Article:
Tags

, , ,

Major spoiler alert for the upcoming series Avatar: The Legend of Korra.

Today I watched two episodes of Korra, and oh my god, I was so impressed. The graphics are gorgeous, but more importantly, the cast of characters is incredible.

Korra is, in a word, impressive. Unlike Aang, who we saw grow up over the series both as a bender and emotionally, the new Avatar is in her teen years and is learning her final element. This show is originally intended for children, so it is really important that she be a strong role model.

I also see this as a big learning opportunity for audiences, because the fight this season is not as simple as good and evil. The Legend of Korra is much more complex. This season is about social privilege and ignorance. Korra, having grown up isolated from non-benders and their status as second-class citizens, is entirely ignorant of the reason for the Equalizers revolution. In fact, when I was watching the scene with the Equalizer protest, I had to laugh at Korra for her retort and her reasoning against the demonstrators. The commentary that the protest organizer was making, that the obvious reason for her love of bending is because she is a bender herself was so apt.

Korra’s development and education regarding the Equalizers claim is surely going to be a major component of the series. She just got to Republic City, and if she intends to bring balance to the world, she needs to understand the conflict. In doing so, she will be forced to confront her own privilege and higher social status. How she deals with that is my concern, as a woman of color, feminist, and fan of the show. Her personality signals to me that it will take awhile for her to accept her privilege and duties, but that once she does understand, she’s going to have some major guilt about it. She might even stop using her bending altogether for awhile, before she realizes that she can be privileged but use her platform as the avatar to advocate equal rights and speak with Equalizers.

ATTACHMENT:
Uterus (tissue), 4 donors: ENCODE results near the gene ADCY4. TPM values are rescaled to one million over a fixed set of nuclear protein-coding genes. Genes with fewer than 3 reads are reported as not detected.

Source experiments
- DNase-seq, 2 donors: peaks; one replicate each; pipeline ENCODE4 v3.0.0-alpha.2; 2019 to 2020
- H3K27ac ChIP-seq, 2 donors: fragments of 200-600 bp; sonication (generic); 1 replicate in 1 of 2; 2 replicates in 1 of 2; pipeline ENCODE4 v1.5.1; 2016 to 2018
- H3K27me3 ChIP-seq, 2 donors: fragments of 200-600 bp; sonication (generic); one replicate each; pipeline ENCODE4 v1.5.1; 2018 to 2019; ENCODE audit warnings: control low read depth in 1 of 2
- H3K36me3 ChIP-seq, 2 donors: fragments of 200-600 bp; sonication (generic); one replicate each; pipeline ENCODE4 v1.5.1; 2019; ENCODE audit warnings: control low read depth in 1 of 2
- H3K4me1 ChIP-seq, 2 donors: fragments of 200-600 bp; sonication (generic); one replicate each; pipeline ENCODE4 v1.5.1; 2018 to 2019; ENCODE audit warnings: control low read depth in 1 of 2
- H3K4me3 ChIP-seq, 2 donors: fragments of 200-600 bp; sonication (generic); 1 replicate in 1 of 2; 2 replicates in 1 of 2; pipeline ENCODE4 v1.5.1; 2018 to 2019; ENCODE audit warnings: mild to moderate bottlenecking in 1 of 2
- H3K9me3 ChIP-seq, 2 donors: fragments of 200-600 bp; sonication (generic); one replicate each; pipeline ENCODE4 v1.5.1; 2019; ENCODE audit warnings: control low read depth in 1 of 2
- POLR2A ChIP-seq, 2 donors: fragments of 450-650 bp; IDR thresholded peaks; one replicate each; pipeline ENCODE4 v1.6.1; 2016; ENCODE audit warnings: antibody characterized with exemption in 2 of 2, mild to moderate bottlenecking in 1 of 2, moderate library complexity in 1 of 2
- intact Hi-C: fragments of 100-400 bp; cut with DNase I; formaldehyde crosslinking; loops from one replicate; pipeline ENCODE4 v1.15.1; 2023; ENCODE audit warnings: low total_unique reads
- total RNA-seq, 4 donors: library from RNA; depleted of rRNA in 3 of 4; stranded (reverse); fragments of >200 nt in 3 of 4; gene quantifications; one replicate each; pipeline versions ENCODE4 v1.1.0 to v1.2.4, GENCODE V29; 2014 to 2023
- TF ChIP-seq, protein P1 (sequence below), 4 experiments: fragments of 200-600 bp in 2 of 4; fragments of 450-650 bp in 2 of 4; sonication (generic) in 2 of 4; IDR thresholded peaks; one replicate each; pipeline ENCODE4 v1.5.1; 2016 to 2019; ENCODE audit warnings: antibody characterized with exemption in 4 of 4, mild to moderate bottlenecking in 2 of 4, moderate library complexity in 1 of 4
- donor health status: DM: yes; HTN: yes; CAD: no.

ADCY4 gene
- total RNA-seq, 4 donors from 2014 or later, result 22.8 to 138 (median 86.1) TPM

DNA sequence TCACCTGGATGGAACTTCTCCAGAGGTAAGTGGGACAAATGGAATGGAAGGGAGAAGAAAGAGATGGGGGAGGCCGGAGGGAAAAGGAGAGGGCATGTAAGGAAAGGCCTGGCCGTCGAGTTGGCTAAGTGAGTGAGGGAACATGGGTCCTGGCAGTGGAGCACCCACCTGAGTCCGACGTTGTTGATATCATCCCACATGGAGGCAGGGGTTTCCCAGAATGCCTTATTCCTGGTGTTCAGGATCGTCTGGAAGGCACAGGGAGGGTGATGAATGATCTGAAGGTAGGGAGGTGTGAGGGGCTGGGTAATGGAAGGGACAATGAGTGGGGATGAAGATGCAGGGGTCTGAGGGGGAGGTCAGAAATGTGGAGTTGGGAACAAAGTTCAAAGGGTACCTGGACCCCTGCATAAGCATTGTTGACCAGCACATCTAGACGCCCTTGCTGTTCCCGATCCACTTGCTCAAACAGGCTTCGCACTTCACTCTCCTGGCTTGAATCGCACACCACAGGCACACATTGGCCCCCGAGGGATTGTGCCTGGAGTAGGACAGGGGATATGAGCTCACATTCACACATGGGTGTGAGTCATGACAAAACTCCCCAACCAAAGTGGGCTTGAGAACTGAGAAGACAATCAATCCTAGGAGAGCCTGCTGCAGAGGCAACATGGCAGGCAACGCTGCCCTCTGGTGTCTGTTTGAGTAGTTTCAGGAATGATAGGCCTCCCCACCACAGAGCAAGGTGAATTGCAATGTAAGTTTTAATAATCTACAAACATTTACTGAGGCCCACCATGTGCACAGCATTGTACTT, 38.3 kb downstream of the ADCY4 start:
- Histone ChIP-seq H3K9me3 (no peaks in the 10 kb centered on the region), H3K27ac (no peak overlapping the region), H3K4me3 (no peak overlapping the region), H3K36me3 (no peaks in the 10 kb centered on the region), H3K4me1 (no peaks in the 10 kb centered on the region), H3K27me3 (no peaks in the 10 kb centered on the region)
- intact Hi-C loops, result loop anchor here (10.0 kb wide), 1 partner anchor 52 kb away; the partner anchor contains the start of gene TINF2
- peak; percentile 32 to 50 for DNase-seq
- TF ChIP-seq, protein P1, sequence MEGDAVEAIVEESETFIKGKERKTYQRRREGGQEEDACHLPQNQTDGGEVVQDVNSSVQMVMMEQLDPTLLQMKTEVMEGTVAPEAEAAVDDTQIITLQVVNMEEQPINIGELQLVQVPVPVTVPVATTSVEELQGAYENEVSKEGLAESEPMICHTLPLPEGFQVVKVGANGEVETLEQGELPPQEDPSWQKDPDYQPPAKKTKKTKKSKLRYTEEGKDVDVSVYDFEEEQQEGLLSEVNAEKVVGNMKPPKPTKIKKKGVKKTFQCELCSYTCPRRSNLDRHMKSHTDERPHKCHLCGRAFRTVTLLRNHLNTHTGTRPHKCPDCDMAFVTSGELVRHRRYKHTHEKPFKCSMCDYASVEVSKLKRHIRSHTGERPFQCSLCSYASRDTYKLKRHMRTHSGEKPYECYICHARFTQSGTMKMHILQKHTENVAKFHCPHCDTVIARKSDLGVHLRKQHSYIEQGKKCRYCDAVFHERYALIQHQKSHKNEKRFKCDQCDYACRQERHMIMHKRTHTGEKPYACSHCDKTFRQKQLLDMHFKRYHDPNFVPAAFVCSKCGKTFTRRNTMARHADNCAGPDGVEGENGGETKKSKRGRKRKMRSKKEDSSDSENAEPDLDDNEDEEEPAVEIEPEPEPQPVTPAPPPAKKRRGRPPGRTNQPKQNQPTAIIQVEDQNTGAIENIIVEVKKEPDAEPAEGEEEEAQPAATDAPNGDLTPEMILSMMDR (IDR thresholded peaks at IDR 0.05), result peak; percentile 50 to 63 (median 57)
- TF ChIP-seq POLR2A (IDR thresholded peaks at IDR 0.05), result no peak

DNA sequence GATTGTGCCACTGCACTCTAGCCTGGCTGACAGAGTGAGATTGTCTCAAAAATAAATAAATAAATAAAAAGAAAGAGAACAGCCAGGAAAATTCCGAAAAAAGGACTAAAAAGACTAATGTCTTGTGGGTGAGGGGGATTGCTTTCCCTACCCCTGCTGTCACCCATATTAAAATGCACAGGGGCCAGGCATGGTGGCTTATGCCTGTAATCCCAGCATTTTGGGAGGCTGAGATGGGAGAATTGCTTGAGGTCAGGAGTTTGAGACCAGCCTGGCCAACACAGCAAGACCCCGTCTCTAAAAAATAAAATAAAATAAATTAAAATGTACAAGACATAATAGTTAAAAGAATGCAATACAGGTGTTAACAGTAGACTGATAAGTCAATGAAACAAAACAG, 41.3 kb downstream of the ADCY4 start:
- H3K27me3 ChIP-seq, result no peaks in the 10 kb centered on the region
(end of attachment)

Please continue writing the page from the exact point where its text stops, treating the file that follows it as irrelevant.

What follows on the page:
What makes her ignorance easier to stomach is that she’s so well-meaning. It’s pretty obvious she wants to help the world and fulfill her obligations as avatar. But in her efforts, she will (like many privileged whites) need to check herself before she speaks.

The creators of Avatar: The Last Airbender birthed one of my favorite animated series with their 3-dimensional lead characters, humor, and plot. I have faith that they’ll approach social privilege in Avatar-universe from an enlightened angle. I cannot wait for the official airing of The Legend of Korra.

Advertisements